Yet the cinema of the Berlin School was of its moment, the immediate decade or so after German unification. At the apex of its international reception, the 2013 moma exhibition, Films from the Berliner Schule, one of the group’s practitioner-theorists, Christoph Hochhäusler, had already announced its demise in his catalogue essay.footnote15 By then a second generation of filmmakers—Hochhäusler himself, Valeska Grisebach, Benjamin Heisenberg, Maren Ade, Ulrich Köhler among them—had become loosely associated with the ‘school’ of Petzold, Schanelec and Arslan: almost a dozen directors, with nearly fifty films between them. Nevertheless, Hochhäusler was right. The original filmmakers have diverged in style and interests, and new cohorts have emerged with different, sometimes opposing perspectives. In what follows, I examine this ‘Post-Berlin’ cinema of the 2010s and 20s, including recent films by the School’s founding members. If this body of work is too varied to be identified as a movement, it still forms a strong contrast to the official tropes of Hollywood-style historical drama. On that basis, it can be seen as a new counter-cinema which attempts, with varying degrees of success, to resist the prerogatives of Germany’s film bureaucracy, even as the directors parlay and negotiate within it. Certain trends can be identified, extending across filmmakers of different generations and outlooks. Two in particular will be identified here.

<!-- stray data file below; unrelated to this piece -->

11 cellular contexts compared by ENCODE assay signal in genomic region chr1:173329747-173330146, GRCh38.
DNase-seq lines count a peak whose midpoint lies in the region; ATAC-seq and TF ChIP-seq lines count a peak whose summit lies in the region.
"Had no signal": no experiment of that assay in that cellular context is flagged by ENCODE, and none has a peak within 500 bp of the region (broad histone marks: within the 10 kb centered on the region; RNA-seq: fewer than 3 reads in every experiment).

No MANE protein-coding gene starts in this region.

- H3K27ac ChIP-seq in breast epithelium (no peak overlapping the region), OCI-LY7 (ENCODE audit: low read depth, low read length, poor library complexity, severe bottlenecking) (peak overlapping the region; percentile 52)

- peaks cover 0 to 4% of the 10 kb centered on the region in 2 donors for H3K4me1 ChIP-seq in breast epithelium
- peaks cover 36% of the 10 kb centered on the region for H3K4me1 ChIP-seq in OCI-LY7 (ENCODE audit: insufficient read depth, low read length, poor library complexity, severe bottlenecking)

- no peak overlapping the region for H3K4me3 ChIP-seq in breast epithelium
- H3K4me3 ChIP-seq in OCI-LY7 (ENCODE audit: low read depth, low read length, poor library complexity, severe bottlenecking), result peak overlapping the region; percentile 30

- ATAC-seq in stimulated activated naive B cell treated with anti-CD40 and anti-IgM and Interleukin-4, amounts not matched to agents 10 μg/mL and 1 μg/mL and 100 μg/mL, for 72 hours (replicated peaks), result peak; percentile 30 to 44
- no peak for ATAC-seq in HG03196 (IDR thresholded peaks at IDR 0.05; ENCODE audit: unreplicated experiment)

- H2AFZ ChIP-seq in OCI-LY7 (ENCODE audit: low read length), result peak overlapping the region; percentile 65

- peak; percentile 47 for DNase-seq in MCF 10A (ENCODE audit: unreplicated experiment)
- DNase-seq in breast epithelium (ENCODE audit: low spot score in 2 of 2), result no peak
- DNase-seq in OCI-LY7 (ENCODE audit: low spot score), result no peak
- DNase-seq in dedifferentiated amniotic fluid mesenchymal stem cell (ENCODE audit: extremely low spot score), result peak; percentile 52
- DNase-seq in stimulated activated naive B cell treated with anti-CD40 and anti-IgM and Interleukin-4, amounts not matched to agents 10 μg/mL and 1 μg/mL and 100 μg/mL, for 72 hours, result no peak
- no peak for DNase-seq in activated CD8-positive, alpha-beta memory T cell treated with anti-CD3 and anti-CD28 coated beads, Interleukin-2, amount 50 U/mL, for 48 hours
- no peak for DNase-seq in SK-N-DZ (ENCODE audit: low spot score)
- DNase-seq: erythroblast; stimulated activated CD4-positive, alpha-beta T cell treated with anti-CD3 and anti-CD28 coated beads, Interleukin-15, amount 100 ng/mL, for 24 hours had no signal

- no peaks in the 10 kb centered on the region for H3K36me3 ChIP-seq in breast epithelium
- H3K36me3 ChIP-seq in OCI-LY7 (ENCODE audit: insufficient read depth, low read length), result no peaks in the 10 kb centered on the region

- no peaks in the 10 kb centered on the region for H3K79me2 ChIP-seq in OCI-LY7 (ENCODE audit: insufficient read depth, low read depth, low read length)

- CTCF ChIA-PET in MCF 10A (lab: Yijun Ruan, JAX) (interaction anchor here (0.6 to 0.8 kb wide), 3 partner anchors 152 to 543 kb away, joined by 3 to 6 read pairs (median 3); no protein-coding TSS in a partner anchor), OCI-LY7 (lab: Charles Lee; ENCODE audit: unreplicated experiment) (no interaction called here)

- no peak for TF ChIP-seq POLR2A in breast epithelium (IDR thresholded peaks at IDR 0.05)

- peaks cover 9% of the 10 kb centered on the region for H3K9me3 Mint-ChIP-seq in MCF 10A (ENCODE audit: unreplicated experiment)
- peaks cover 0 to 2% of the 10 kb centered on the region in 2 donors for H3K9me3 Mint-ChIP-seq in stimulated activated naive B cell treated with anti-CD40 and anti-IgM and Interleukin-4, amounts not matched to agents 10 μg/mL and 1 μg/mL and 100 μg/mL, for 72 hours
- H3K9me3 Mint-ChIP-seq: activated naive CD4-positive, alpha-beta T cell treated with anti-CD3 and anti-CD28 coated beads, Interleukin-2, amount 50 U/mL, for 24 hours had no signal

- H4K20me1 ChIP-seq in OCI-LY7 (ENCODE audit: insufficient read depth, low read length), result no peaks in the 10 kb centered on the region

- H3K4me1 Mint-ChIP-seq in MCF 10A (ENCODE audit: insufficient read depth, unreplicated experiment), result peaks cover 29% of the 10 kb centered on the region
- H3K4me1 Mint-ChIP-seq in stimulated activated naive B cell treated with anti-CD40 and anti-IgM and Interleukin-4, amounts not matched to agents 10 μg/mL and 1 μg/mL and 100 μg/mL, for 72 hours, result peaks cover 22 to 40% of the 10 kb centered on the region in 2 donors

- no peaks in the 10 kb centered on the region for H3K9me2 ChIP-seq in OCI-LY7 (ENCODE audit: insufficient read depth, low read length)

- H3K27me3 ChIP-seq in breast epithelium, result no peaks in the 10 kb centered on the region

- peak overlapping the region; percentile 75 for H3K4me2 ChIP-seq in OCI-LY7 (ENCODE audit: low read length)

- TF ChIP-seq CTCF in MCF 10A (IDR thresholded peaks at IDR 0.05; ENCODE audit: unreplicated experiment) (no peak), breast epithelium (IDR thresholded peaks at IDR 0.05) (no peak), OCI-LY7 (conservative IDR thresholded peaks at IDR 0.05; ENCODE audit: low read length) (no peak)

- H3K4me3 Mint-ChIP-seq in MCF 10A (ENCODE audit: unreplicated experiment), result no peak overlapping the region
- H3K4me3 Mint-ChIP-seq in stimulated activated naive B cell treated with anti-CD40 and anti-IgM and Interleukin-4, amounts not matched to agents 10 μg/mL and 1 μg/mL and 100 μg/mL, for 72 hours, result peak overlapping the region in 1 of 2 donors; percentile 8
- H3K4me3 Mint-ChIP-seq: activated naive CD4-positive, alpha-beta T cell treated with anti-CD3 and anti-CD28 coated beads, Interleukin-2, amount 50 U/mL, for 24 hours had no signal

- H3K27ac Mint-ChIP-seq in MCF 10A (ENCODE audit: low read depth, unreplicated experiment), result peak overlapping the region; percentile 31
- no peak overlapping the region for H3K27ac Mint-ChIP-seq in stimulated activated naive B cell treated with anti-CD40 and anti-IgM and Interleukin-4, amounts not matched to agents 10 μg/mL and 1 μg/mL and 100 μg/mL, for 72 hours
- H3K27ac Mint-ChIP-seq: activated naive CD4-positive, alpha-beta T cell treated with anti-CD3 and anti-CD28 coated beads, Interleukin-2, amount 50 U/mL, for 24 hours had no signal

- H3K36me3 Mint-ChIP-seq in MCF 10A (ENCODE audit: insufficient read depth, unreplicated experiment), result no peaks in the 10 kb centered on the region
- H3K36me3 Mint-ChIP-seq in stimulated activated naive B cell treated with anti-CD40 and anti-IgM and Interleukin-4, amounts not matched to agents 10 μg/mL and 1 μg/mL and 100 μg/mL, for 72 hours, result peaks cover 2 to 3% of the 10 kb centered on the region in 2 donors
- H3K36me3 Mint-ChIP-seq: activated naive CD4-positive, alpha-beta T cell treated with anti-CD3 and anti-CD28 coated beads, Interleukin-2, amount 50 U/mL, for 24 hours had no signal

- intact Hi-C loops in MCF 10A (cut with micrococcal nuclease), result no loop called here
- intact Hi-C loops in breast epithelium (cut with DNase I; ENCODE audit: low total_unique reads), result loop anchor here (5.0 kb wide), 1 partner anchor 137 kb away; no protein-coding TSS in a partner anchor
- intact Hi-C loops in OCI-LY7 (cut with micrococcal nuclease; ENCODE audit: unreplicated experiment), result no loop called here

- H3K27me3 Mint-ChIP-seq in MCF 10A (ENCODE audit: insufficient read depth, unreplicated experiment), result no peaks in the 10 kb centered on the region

The first trend is an outward turn. Maren Ade sets Toni Erdmann (2016) in a Romania colonized by multinational corporations bent on sacking local employees from the assets they acquire. In Valeska Grisebach’s Western (2017), German construction workers pitch camp in the Bulgarian hills, causing frictions with the villagers. Petzold’s Transit (2018), set in Marseille, overlays the experience of 1940s refugees with those of today. Lisa Bierwirth’s Le Prince (2021) brings together a white woman from the German art world and an African businessman from the drc. Anna Sophie Hartmann’s Giraffe (2022), a German-Danish co-production, records the disappearance of the old insular life on a Danish island as Polish building workers construct a tunnel link to Germany. The second trend is a historical turn, experimenting with new aesthetic strategies for the representation of the past. Petzold’s Barbara (2012) is set in the gdr of the early 1980s; Phoenix (2014) in post-war Berlin. His most recent film, Undine (2020), traces connections between present-day Berlin and the world of Romantic mythology. The action in Julian Radlmaier’s Blutsauger (Bloodsuckers, 2022) takes place in 1928. Arslan’s Gold (2013) tracks a German party’s journey to the Klondike of the 1890s. To these we might add Dominik Graf’s Fabian (2021), based on the 1931 Erich Kästner novel, and Edgar Reitz’s Die Andere Heimat (Home Away from Home, 2013), set in the hungry 1840s, with Rhinelanders as economic emigrants. Ulrich Köhler’s In My Room (2018) takes us instead into the future, but one that resembles the primitive state of an imaginary distant past.